That I am writing this article tends to prove the thesis of this article—different generations have different goals and priorities regarding career, life, and workplace. In the spirit of full disclosure, I border Generation X and Y, and identify with characteristics of both groups. In line with Generation X-ers, I believe there is more to life than one’s job or career, and I make time to write articles because it is fulfilling in a way that my career as a litigation attorney is not. This article is intended to provide the briefest of primers on how generational differences can play out in the workplace to create conflict.
Four Generations to Consider
There are presently four generations with members in the work force. Here we set forth some generational characteristics regarding the workplace, drawing heavily from Dogan Gursoy et al., Generational Difference: An Examination of Work Values and Generational Gaps in the Hospitality Workforce, 27 Int’l J. Hosp. Mngmt. 448 (2008) and Greg Hammill, Mixing and Managing Four Generations of Employees, FDU Mag. Vol. 12 (Winter/Spring 2005):
Veterans (1922-1945), Baby Boomers (1946-1964), Generation X (1965-1980), Generation Y (1981-2000)
- Veterans / Formal – Memo
- Boomers / Direct and in person – often hate email
- Gen X / Immediate – not afraid of emails
- Gen Y / Fast, informal and frequent – “how r u” is acceptable
- Veterans / Separate work & personal life
- Boomers / Live to work - workaholics
- Gen X / Balance of work and life
- Gen Y / Work to live – place premium on family/friends
- Veterans / Direct and authoritative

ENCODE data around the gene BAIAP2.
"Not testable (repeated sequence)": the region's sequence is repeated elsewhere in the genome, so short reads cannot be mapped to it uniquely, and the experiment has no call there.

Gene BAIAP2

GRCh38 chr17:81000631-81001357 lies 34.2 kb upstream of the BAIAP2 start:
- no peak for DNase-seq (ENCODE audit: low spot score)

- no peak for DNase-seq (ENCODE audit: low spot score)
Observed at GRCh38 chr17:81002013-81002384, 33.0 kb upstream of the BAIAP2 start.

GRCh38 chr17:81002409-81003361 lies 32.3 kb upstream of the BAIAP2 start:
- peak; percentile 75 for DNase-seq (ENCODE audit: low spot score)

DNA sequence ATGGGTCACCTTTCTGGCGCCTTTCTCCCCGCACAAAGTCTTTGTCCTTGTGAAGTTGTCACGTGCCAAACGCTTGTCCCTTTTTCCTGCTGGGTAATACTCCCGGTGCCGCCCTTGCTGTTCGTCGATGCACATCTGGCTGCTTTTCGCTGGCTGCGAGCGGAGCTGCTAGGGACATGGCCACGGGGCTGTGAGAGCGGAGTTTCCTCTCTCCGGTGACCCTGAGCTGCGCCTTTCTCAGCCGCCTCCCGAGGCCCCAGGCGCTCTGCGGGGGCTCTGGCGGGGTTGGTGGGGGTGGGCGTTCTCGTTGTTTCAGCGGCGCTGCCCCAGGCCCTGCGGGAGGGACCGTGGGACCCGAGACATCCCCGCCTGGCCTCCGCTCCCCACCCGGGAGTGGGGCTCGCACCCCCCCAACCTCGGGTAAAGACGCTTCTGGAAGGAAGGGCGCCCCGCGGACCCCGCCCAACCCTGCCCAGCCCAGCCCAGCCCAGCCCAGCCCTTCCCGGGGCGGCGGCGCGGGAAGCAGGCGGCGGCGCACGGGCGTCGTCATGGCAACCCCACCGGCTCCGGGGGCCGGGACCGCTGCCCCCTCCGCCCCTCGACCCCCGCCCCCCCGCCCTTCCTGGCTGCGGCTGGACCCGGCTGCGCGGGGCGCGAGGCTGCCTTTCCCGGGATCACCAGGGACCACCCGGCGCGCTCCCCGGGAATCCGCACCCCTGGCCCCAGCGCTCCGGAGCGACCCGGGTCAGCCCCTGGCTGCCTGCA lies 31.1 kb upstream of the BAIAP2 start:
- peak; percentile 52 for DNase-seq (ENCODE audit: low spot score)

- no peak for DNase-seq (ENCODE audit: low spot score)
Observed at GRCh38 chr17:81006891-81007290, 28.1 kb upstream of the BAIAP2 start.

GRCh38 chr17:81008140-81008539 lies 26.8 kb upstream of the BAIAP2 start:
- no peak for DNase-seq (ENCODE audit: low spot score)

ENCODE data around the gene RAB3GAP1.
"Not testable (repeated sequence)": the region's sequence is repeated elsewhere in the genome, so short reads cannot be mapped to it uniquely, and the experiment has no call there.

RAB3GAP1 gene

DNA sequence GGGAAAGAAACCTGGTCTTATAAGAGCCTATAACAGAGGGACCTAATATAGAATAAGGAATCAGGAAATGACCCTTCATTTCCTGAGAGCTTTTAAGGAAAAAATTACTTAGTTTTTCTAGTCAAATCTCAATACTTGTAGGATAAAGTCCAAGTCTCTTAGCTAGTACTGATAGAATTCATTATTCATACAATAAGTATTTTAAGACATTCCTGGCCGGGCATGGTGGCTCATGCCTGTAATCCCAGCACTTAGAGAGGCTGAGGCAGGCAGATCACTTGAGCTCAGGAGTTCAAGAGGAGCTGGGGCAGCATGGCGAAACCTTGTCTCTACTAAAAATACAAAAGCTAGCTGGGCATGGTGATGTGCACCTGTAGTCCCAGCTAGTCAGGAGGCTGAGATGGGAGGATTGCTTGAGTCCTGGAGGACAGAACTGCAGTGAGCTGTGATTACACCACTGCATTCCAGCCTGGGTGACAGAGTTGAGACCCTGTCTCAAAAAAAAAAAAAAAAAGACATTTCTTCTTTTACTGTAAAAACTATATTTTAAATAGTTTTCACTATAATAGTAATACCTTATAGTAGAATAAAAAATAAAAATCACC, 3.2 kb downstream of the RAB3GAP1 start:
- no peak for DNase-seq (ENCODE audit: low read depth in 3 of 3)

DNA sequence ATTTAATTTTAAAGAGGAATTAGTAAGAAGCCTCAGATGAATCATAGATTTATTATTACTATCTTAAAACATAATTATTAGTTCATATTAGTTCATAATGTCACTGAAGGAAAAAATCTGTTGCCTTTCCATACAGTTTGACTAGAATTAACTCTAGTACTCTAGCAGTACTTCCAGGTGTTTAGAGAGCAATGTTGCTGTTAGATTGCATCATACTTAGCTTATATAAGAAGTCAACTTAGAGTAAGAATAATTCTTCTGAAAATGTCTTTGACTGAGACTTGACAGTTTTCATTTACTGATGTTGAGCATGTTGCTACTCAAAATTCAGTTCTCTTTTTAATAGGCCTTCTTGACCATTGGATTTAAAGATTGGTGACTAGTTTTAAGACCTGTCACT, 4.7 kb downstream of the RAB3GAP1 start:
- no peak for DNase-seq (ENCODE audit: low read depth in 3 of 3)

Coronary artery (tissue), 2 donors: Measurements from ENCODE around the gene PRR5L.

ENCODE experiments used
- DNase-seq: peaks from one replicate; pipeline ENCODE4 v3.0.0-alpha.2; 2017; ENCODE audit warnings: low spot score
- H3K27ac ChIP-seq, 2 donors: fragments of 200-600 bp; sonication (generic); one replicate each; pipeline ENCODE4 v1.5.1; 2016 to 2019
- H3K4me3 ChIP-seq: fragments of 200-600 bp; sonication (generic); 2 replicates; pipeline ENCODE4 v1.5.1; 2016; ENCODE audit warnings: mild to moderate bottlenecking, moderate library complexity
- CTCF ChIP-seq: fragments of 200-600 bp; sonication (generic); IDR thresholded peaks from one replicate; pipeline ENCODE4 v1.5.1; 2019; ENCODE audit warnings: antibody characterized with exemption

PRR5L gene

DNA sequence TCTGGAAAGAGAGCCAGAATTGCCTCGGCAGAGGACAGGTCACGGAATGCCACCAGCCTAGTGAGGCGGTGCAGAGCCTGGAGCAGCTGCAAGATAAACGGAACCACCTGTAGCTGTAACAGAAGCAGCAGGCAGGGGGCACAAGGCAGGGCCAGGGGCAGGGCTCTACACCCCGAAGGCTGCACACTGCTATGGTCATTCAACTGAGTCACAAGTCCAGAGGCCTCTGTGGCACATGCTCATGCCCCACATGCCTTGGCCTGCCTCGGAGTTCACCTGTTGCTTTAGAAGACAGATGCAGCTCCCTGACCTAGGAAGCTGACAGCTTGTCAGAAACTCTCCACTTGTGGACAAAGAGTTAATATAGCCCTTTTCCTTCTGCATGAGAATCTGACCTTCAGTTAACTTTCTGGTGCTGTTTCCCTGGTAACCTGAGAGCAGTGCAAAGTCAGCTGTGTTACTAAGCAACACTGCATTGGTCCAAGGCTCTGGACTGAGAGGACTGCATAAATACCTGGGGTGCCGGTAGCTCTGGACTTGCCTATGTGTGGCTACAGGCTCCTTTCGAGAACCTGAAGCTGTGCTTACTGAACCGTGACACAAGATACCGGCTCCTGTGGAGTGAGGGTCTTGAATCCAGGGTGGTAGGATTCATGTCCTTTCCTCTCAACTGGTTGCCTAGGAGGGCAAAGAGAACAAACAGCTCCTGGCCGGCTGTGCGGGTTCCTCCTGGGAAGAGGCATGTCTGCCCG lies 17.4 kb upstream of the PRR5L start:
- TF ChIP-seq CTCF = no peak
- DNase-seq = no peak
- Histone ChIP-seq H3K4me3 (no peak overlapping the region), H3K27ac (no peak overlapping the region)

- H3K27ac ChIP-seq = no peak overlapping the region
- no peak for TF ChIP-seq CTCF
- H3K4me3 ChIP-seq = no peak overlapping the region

- Boomers / Collegial
- Gen X / Everyone is equal
- Gen Y / Collaborative
- Veterans / Rules are the law
- Boomers / Respect for rules
- Gen X / Skeptical of rules – can do it better myself
- Gen Y / Rules are to be bent – need flexibility
- Veterans / “We appreciate your loyalty”
- Boomers / "Your input is valuable”
- Gen X / "Your way is as good or better than any other”
- Gen Y / “We appreciate your hard work”
- Veterans / Satisfaction in a job well done
- Boomers / Money and title
- Gen X / Freedom to do as seen best
- Gen Y / Receiving personal attention and direction
On the other hand, a more volatile situation may arise where an X-er or Y-er becomes the manager of a Boomer or Veteran. This is especially likely to occur now because of Generation Y’s stronger grasp of technology. Not only will the Boomer or Veteran feel inferior to someone who could be their grandchild, but the Veteran or Boomer is also likely to see the youngster-manager as less capable because of generational differences. The Boomer that receives an email from the youngster-manager stating: “pls send ur avlblty 4 a mtg this pm asap” will be unimpressed, insulted, and may not even understand the “encoded” message.
Fastest Bridge to Generational Gaps = Understanding and Flexibility
In the interest of brevity, perhaps the single-most valuable consideration to bridge the generation gap, regardless of which generations it falls between, is to “be flexible.” This is especially applicable to the younger generations in approaching their supervisors. Understand that while the bosses’ way is not the only way, it is their way and their perception of you and your work product will be directly influenced by your approach to them. If you fight tooth and nail on generational issues, and insist on sending colloquial emails to your Veteran boss, the whole relationship may be poisoned, which will effect their impression of your work product, raises or praise, and their willingness to be flexible with you. Notably, these are all desirable to X-ers and Y-ers.
These considerations apply to supervisors as well. Considering each employee’s generation (in addition to background and personality) will enable you to figure out what motivates them to do their best work, which is good for them and good for the company.